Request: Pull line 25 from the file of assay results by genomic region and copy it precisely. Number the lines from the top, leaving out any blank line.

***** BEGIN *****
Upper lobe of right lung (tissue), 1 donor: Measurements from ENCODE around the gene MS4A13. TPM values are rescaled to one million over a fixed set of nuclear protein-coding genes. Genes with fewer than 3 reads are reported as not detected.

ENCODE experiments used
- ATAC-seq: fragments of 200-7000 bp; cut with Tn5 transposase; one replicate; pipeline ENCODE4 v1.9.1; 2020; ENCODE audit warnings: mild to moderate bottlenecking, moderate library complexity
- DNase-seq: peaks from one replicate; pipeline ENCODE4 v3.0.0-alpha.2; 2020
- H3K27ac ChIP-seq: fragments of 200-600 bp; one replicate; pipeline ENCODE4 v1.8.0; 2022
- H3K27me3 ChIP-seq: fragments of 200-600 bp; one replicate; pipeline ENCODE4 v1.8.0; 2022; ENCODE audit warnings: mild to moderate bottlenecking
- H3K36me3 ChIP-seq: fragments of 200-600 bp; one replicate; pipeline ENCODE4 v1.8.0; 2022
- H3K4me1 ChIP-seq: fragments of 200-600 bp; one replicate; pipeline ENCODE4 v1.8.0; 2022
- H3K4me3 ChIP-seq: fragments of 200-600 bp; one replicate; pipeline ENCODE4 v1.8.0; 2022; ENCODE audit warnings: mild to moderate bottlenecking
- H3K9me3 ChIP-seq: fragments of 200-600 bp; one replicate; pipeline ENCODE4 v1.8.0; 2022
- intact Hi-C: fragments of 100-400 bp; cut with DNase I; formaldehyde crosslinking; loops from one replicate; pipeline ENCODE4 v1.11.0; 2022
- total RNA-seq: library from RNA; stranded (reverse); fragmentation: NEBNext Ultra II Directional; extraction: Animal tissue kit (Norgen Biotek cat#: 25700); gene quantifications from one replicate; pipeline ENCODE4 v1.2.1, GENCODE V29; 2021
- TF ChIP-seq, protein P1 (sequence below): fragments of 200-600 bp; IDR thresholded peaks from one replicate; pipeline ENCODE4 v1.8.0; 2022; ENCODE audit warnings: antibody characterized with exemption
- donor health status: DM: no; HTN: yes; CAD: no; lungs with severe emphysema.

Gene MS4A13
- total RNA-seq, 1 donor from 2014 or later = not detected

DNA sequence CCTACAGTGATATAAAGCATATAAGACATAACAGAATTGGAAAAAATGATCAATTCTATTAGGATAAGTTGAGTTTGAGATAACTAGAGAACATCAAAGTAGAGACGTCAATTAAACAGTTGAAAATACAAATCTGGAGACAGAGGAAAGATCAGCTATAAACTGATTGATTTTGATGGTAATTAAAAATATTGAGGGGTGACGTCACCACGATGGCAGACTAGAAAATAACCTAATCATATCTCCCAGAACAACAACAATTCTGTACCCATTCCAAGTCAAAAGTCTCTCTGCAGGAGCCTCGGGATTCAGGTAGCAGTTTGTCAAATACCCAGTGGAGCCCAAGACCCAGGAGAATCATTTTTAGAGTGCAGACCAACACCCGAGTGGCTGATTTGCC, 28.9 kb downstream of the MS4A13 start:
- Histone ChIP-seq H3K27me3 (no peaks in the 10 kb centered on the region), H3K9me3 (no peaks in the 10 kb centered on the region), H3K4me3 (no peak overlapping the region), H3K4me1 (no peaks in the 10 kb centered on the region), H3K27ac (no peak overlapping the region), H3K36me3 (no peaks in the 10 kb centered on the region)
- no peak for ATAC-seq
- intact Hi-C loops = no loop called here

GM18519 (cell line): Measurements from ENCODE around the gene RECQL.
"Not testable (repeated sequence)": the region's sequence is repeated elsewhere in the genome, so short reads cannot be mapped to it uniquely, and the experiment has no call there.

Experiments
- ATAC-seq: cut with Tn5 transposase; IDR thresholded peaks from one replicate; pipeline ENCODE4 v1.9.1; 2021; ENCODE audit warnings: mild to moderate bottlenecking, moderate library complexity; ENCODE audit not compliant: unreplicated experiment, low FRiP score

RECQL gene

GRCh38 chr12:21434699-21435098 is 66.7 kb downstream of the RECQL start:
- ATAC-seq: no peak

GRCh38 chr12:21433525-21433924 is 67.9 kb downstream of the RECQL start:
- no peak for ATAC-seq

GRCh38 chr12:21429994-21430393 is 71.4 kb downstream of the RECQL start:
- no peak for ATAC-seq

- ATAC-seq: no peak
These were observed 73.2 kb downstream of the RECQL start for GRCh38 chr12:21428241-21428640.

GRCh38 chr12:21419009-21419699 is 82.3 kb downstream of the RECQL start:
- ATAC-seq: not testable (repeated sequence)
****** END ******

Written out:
RECQL gene